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Birth Control - Hoodoo Man CD (album) cover


Birth Control


Heavy Prog

3.80 | 159 ratings

From, the ultimate progressive rock music website

Special Collaborator
Rock Progressivo Italiano Team
4 stars Despite showing plenty of instrumental flair and smaller moments of musical ambition on their first two albums, Birth Control's third release, 1972's `Hoodoo Man', is where everything really started to come together for the group. Although a lot of the music was still bookended with vocal sections that simply provided a launching pad for frenetic and thrilling instrumental jams/improvisations, `Hoodoo Man' was one of their first albums to really start implementing progressive rock elements, perhaps in part due to new keyboard player Wolfgang Neuser. There's a very cool variety of combinations of the musicians playing off each-other, and along with a more expansive production, lengthier instrumental runs and more clever and exciting arrangements, the band delivered their best album to date.

Opener `Buy!' is all Bruno Frenzel's heavy plodding guitar riffs and Wolfgang's Hammond organ blasts with a trademark roaring vocal from lead singer/drummer Bernd Noske. You get a brisk up- tempo middle of spiralling synths/moogs with a chilled-out dusty bluesy guitar come-down before a thrashing finale. Although Bruno takes the lead vocals of `Suicide' in slightly uncomfortable English, some sprightly drumming and upbeat Hammond organ liveliness brings some infectious jazzy vibes for almost a touch of the English Canterbury bands. A Genesis-like charge races as if a battle-cry throughout `Get Down To Your Fate', and the extended jam in the middle delivers everything from rippling electric piano runs, E.L.P-style Hammond organ fury and serrated Black Sabbath-like guitar throttle.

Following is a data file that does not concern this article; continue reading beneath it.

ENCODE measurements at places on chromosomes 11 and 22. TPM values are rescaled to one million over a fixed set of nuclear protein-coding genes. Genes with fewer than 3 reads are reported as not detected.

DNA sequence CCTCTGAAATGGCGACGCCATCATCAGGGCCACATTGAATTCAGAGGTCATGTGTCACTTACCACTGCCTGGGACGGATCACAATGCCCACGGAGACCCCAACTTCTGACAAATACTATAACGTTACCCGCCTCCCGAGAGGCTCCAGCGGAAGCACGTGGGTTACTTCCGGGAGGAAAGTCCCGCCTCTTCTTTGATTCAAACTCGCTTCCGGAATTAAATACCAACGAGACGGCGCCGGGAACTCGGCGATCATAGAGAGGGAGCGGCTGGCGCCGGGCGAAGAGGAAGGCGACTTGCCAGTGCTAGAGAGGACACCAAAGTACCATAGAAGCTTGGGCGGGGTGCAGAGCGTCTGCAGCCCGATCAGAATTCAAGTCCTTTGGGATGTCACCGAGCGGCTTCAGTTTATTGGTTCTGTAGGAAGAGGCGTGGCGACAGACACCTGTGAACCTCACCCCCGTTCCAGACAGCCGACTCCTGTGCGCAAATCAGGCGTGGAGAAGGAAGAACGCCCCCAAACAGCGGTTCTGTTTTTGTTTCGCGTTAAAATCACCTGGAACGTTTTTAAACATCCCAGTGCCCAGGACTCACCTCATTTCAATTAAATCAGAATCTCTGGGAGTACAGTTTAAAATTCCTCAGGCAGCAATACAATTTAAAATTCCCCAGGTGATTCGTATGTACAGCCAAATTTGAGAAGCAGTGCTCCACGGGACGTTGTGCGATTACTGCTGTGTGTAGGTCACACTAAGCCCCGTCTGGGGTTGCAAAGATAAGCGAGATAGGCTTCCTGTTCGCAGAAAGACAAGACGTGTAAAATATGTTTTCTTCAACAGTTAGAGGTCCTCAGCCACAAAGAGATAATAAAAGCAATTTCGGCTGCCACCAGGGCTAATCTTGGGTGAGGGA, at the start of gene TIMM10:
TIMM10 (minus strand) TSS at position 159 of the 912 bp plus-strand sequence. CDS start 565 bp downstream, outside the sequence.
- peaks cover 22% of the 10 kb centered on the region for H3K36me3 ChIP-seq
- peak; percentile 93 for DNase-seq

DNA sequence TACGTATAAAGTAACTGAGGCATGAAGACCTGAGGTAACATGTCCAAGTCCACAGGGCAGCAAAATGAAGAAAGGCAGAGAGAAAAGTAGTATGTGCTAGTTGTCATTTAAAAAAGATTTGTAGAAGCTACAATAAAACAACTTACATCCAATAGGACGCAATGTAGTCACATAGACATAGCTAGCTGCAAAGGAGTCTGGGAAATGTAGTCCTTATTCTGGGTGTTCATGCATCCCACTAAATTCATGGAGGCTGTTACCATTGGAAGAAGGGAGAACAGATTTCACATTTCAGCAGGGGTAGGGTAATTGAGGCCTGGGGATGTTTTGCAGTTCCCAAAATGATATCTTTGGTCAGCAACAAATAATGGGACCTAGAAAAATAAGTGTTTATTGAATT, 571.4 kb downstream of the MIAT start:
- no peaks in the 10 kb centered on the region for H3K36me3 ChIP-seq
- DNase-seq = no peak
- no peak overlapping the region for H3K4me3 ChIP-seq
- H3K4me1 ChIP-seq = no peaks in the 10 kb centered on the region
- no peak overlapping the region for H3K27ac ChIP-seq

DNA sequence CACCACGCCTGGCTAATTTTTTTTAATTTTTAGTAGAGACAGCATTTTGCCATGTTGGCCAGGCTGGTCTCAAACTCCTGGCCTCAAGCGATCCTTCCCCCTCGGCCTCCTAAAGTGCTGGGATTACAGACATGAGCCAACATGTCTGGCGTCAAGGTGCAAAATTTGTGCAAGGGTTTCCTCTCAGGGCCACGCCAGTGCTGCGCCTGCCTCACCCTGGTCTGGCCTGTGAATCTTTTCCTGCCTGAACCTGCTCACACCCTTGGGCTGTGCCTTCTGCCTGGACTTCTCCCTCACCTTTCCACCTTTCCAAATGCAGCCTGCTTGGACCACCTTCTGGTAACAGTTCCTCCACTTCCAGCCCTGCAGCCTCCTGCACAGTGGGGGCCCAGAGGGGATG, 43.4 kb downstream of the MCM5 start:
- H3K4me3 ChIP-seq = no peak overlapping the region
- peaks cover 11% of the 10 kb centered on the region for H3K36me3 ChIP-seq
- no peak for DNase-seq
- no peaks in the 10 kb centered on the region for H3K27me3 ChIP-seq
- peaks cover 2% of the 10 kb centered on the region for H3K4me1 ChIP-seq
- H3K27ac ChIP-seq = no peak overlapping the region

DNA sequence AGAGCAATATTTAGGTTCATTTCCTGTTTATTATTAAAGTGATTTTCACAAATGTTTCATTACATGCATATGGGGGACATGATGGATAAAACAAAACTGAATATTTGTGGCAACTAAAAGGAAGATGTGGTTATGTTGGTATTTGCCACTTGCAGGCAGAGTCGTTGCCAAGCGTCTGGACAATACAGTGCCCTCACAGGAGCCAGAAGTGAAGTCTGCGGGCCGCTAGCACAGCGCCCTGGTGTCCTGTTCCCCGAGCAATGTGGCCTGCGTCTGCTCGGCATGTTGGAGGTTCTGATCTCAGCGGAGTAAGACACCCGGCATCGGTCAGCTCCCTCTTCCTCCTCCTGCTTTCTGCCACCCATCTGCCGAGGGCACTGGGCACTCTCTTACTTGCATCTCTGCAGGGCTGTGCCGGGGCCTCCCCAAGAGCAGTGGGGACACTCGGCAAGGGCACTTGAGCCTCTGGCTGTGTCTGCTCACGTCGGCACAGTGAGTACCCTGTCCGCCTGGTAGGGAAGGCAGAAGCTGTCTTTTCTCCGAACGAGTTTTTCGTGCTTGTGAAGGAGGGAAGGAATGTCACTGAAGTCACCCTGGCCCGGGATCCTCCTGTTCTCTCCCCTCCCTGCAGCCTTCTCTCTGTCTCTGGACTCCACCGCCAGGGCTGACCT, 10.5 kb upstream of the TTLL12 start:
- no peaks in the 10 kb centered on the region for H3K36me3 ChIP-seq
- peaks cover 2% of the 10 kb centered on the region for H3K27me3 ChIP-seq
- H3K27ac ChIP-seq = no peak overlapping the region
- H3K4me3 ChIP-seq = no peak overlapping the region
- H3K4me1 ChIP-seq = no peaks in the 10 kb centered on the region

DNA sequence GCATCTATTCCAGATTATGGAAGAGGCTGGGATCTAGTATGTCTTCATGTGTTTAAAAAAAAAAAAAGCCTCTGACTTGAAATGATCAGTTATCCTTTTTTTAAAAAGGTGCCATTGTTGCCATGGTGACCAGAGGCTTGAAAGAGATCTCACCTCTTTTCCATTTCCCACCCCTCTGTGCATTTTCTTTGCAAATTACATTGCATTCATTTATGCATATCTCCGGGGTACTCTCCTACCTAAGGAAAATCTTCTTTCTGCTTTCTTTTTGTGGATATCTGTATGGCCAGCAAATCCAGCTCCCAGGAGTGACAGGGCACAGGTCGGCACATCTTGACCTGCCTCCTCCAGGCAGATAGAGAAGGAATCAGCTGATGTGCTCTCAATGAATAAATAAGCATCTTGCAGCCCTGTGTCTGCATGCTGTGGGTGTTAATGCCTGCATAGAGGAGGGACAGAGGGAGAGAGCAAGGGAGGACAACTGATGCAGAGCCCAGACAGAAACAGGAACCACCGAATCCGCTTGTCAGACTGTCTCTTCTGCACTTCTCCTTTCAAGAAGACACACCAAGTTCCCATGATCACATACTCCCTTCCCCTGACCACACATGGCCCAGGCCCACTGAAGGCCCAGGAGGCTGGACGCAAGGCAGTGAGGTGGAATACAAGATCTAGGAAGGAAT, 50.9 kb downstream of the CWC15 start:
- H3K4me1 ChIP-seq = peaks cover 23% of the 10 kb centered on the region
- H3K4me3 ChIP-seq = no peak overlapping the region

Frequently driven by a variety of relentless percussion, `Gamma Ray' unleashes with all manner of Hammond organ slinging (jaunty and playful like Beggars Opera one second, swirling and attacking the next) and exhausting heavy, dirty and smouldering wailing guitar grooves. Especially nice is the lusty panning distortion and splintering guitar assault in the middle jam, an unhinged vocal from Bernd and Bernd Koschmidder's bass that seductively purrs away throughout. Be sure to listen out for the scat vocalizing with call-and-response fiery guitar fill duelling in the final minutes! The gutsy rocker title track brings plenty of danger and intensity. Dominated by a stomping beat over hell-bound brooding Hammond, the band show more daring than ever before with a psychedelic treated vocal from Bernd, ghostly creeping piano and even some booming and malevolent gothic organ! After that, you can probably skip the final two minute closer `Kaulstoss', a whimsical little album filler that has the band zipping through a Scottish bagpipe tune.

The next album `Rebirth' a year later would see the band growing even more in confidence and maturity, starting to move away from the more obvious Hammond-driven elements, so it just makes `Hoodoo Man' all the more special. If you like those early heavy Hammond-drenched proto prog bands like Atomic Rooster, Rare Bird and Bodkin, etc, this album is even more adventurous than most of them. A charismatic frontman, highly-skilled musicians and killer tunes - what more could you ask for?! The band had plenty more great albums to come, but this one is one of their best, and definitely my own personal favourite!

Four stars.

Aussie-Byrd-Brother | 4/5 |


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